I showed the appearance of two greens-type grasses—Tifeagle and a greens-type manilagrass—in this post. That post had photos of the grasses, 28 days after planting, when fertilized with N only, with N + P + K, and with N + P + K + dolomite.
I wondered what would happen if I added P and K and dolomite, or withheld those elements, from some turf I planted recently at ATC南店.
Tifeagle 28 days after planting in coconut coir as 3 cm diameter plugs.
One of the most interesting articles I read last year was Drought responses of above-ground and below-ground characteristics in warm-season turfgrass by Zhang et al. That article describes the drought response after 3 weeks with irrigation withheld:
There’s an interesting article by Zhang et al. about warm-season grass and what happened under water scarce conditions during 21 day dry down periods. This article, Drought responses of above-ground and below-ground characteristics in warm-season turfgrass, reports on an experiment in which bermudagrass (Cynodon dactylon), manilagrass (Zoysia matrella), Japanese lawngrass (Zoysia japonica), and St.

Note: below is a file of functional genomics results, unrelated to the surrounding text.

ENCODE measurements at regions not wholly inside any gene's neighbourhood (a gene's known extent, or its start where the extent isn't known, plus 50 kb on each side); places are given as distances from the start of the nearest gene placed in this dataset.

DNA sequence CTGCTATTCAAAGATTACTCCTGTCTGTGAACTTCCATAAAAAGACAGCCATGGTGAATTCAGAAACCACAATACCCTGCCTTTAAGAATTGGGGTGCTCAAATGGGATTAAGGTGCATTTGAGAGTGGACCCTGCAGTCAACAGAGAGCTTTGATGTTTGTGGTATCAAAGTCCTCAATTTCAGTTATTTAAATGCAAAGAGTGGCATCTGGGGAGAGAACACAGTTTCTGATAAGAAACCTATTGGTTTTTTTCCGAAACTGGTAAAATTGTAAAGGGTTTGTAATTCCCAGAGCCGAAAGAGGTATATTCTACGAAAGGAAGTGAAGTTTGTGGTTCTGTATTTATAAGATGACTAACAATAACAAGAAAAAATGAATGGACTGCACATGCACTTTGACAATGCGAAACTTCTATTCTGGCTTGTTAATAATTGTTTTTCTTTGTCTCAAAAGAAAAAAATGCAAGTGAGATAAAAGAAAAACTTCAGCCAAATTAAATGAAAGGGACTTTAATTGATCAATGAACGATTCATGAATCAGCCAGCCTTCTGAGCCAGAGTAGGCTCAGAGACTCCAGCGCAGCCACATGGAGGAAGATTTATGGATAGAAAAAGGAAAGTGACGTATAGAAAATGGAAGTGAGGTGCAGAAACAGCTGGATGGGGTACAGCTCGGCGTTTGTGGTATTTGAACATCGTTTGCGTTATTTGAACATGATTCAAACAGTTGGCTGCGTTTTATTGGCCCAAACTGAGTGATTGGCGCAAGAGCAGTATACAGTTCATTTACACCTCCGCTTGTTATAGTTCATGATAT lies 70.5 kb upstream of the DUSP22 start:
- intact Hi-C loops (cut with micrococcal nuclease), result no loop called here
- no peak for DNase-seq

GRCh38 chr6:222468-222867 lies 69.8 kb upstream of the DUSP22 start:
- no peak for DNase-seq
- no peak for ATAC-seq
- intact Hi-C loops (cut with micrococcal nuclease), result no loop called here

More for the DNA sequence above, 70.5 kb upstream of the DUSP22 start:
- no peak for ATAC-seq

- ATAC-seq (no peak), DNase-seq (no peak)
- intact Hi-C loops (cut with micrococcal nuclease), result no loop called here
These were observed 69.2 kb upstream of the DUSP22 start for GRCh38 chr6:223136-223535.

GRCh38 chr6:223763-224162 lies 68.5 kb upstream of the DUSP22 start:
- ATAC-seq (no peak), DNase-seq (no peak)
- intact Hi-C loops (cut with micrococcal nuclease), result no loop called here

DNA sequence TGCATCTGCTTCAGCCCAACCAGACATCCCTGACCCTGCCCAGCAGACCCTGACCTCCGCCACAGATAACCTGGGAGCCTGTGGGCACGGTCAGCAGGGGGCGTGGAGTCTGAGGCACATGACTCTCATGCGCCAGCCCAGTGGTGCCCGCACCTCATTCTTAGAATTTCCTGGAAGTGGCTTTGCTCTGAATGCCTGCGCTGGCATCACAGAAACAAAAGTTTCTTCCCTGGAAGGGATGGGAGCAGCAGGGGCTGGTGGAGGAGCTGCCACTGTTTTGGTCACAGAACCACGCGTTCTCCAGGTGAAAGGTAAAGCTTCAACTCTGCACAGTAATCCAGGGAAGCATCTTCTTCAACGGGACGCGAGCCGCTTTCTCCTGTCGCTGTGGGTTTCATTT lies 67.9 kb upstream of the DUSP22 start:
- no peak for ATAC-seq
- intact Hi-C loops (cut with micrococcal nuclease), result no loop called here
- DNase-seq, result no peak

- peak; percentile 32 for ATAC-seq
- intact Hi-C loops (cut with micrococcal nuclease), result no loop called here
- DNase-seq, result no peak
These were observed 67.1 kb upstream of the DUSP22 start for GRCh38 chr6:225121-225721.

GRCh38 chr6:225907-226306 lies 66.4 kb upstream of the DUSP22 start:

I’ve been asked about zoysia suitability for California, particularly northern parts of California, many times. Every time, I give the same answer. In such a relatively cool climate, and in such a relatively sunny and dry climate, Cynodon seems like a much better choice.
Yesterday I wrote that bermudagrass fairways in Thailand wouldn’t be as good as they are in the Algarve because of climate differences. The cumulative rain so far this year makes a nice illustration of this.
I’m bombarded at this time of year with reminders, notices, descriptions, and articles telling me about the importance of frost delays. Apparently, frost delays are essential for the health of the turf.